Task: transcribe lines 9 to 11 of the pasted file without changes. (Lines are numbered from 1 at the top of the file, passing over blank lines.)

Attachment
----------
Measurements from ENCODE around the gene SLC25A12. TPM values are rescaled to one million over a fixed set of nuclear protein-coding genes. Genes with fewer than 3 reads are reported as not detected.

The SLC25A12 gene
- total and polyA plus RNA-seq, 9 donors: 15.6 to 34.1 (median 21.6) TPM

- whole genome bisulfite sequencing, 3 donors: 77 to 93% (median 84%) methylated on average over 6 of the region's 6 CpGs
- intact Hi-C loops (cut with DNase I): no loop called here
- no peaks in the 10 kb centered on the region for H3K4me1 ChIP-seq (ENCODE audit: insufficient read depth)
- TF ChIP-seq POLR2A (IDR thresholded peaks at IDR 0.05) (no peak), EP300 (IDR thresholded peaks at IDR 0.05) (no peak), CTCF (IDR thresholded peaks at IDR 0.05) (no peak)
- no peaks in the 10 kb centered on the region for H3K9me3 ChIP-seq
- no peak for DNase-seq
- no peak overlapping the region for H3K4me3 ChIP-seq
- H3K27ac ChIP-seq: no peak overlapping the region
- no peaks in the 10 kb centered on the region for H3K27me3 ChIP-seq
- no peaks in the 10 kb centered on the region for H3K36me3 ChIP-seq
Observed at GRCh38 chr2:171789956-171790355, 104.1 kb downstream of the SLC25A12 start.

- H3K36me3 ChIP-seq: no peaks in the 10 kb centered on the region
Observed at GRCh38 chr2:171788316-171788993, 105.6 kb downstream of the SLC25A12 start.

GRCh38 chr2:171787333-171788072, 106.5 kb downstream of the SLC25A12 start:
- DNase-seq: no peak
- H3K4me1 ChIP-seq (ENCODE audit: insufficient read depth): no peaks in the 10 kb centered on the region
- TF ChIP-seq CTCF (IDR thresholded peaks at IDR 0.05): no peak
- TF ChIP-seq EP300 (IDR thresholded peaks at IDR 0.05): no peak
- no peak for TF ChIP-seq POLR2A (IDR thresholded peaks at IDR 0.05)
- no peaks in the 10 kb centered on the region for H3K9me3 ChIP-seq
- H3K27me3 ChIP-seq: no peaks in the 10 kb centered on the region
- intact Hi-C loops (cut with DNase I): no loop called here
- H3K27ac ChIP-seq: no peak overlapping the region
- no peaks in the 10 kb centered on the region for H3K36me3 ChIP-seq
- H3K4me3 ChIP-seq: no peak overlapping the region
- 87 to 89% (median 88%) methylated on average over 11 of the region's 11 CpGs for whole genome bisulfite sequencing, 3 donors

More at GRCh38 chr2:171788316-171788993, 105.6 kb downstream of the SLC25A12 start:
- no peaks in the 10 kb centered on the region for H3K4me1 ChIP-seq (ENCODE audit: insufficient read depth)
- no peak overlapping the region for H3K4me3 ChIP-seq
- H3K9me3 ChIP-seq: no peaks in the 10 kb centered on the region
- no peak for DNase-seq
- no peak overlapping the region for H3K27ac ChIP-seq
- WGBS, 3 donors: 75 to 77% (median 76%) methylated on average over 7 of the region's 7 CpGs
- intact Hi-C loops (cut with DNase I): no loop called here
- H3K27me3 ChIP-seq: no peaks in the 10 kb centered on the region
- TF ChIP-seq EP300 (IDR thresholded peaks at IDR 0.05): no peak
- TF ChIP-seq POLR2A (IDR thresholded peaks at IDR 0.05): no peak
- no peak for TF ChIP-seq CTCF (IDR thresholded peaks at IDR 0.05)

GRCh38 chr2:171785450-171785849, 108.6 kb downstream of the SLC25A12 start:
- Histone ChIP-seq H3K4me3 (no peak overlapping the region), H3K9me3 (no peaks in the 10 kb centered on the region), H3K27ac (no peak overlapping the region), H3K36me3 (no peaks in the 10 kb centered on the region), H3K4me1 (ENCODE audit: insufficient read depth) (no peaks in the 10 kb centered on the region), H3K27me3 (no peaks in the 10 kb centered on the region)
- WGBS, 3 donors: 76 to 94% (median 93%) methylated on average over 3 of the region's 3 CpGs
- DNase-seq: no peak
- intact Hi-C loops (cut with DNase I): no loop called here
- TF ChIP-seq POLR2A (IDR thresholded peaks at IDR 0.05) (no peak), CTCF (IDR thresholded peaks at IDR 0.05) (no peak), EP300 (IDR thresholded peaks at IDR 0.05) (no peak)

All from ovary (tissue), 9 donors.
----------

- no peak for DNase-seq
- no peak overlapping the region for H3K4me3 ChIP-seq
- H3K27ac ChIP-seq: no peak overlapping the region